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To promote patient safety, hospitals and doctors should disclose more information

Written by Diane Archer

Transparency in health care can be a powerful tool for ensuring patient safety.  But, it is too often not taken into account when considering patient safety measures.  As a result, serious mistakes may happen in hospital or at the doctor’s office, and no one can learn from them. Or, a medical device, such as an artificial joint may have a design defect, and few people will know not to use it.

Medicare collects and reports some important patient safety information, including how hospitals rank on two types of avoidable infections and eight different types of avoidable complications such as bed sores and blood clots.  It’s worth looking at this information to see how your local hospitals rank. And, Consumer Reports also offers some patient safety data. That said, there’s a lot of critical information that’s not available to the public.

The National Patient Safety Foundation’s Lucian Leape Institute is working to promote the benefits of transparency in health care and to demonstrate that the risks are minimal. Its recent report, Shining a Light: Safer Health Care Through Transparency, offers dozens of recommendations for providers on everything from safety data collection, to building a culture of safety, affording patients good information to make informed health care choices, and sharing best practices with other provider groups.

Transparency is hard to achieve because hospitals and other providers worry about how information that shows medical errors and poor quality can hurt reputation. People also can easily misinterpret some quality measures. For example, patients may be readmitted to the hospital because their condition worsened but people may wrongly assume it was because their care was poor.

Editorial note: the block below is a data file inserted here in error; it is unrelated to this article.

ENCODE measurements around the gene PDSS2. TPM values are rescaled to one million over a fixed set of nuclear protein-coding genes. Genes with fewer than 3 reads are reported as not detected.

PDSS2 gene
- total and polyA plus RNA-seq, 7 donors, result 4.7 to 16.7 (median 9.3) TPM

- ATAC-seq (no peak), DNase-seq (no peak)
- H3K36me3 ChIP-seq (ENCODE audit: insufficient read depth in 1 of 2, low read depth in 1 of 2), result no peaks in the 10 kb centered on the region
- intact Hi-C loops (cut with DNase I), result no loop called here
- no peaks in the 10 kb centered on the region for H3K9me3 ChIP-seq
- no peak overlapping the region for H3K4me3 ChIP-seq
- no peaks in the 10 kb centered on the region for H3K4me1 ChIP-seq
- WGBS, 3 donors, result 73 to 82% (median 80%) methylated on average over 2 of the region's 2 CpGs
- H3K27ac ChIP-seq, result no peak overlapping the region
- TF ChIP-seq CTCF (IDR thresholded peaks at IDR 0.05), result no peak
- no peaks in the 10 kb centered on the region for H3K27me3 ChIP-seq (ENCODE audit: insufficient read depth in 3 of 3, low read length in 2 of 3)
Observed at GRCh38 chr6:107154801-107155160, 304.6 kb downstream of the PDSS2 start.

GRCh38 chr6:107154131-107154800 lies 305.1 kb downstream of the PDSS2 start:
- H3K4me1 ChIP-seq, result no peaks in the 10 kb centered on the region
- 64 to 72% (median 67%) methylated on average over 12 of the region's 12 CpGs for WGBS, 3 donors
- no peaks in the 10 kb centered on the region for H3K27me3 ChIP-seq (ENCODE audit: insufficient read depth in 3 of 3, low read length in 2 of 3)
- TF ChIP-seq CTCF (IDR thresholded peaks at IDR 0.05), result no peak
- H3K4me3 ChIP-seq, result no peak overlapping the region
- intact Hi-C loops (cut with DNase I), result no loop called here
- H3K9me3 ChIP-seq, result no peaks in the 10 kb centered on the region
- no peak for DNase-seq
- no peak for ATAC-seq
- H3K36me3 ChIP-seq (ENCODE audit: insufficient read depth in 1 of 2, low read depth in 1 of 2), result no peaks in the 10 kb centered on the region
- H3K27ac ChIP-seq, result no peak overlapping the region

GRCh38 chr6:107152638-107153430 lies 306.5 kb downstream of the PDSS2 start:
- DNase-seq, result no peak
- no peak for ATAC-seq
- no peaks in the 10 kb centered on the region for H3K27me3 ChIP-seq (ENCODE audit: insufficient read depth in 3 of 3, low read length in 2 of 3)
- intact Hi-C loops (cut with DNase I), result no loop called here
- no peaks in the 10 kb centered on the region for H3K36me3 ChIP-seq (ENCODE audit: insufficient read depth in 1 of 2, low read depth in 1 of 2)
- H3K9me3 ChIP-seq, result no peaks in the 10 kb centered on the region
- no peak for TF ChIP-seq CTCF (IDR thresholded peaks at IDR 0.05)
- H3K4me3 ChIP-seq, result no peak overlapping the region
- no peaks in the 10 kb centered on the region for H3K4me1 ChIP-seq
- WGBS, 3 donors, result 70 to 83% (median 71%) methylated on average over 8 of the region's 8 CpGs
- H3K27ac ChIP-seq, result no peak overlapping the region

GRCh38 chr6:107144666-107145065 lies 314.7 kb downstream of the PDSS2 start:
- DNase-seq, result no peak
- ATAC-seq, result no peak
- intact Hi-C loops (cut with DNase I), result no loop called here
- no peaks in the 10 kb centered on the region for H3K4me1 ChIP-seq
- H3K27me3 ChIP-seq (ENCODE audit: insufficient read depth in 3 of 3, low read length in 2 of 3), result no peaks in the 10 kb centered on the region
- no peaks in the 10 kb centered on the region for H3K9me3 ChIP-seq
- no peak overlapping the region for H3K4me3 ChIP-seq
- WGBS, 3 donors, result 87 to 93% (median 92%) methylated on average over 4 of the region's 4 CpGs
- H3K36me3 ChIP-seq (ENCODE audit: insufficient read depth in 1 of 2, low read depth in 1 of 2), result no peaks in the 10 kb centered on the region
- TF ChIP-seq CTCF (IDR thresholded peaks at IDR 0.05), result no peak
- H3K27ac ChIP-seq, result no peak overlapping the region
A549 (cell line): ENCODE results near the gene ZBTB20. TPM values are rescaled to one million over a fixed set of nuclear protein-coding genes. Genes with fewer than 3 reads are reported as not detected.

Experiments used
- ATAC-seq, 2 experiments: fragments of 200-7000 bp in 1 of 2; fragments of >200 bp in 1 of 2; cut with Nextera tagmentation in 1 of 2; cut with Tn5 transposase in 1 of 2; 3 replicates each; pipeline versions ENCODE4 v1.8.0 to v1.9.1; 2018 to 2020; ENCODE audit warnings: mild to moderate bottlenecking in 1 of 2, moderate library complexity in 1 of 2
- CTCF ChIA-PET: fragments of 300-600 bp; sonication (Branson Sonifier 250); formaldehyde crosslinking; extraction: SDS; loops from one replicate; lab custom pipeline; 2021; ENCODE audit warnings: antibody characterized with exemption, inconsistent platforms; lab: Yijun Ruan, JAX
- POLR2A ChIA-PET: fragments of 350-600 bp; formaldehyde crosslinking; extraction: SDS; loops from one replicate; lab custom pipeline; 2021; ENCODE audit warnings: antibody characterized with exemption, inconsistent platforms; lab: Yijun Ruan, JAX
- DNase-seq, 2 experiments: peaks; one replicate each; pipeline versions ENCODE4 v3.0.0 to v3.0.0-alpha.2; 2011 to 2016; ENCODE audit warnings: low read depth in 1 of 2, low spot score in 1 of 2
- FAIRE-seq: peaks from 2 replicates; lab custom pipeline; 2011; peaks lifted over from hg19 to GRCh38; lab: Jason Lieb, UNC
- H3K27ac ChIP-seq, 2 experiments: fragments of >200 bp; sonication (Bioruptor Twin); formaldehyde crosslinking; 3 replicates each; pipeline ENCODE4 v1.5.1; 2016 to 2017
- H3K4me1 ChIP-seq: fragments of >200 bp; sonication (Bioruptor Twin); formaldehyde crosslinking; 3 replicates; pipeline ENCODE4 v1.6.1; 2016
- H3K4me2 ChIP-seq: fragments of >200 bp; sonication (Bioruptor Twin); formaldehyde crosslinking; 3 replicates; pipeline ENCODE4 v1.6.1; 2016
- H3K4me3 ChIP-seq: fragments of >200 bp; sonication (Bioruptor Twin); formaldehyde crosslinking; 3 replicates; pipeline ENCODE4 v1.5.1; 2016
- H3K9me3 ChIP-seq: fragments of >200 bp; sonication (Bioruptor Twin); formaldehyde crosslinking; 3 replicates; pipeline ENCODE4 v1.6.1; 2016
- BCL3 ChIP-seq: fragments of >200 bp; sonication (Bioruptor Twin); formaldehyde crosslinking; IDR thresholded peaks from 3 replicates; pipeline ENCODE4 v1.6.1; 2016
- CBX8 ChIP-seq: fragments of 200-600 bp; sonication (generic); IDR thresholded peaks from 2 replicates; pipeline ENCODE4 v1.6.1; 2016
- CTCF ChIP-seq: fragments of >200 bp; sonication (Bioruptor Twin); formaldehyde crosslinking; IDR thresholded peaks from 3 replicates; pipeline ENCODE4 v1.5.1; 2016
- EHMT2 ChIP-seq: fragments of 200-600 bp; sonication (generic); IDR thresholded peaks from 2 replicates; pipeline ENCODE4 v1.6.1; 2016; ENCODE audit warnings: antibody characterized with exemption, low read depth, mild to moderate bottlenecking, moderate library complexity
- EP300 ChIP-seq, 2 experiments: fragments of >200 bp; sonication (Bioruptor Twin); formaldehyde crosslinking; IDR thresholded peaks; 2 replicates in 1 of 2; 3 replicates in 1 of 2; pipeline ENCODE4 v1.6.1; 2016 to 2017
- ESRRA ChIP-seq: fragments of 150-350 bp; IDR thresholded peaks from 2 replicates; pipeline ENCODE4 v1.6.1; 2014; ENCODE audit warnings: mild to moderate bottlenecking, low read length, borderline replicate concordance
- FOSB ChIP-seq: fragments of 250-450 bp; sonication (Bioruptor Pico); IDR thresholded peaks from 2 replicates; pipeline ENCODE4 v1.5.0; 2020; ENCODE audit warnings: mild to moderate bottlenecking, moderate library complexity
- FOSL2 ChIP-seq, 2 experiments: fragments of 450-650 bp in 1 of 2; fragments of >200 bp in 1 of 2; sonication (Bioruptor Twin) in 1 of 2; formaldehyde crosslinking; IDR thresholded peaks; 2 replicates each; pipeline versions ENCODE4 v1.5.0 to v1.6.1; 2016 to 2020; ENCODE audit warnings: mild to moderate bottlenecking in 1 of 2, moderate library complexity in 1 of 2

The Leape Institute demonstrates the benefits of disclosing safety information. The data suggests that disclosing medical errors has not increased malpractice suits or cost hospitals more as some may believe. And, one national pediatric hospital collaborative that banded together to identify the biggest harms and stress safety to improve performance were able to reduce serious harm by 40 percent.

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  • It’s not just hospitals. I recently had a Spinal Cord Stimulator inserted to help with my chronic back pain. Before agreeing to the procedure I got five “second opinions” most of which were favorable. It’s working fine but…I got absolutely no written instructions; almost all of my information came from two sales reps for the manufacturer; they “forgot” to tell me not to bend or twist for at least six weeks after surgery; the practice consists of a surgeon, a doctor and two physician assistants; I saw the doctor one time before surgery; I saw the surgeon for the first time on the day of surgery and have not seen him since; the manufacturer’s help line doesn’t – when my turn comes the line goes dead and disconnects and the sales reps (not physicians) are not very knowledgeable. I’m surviving but only because I’m persistent in following up on issues as they arrive.

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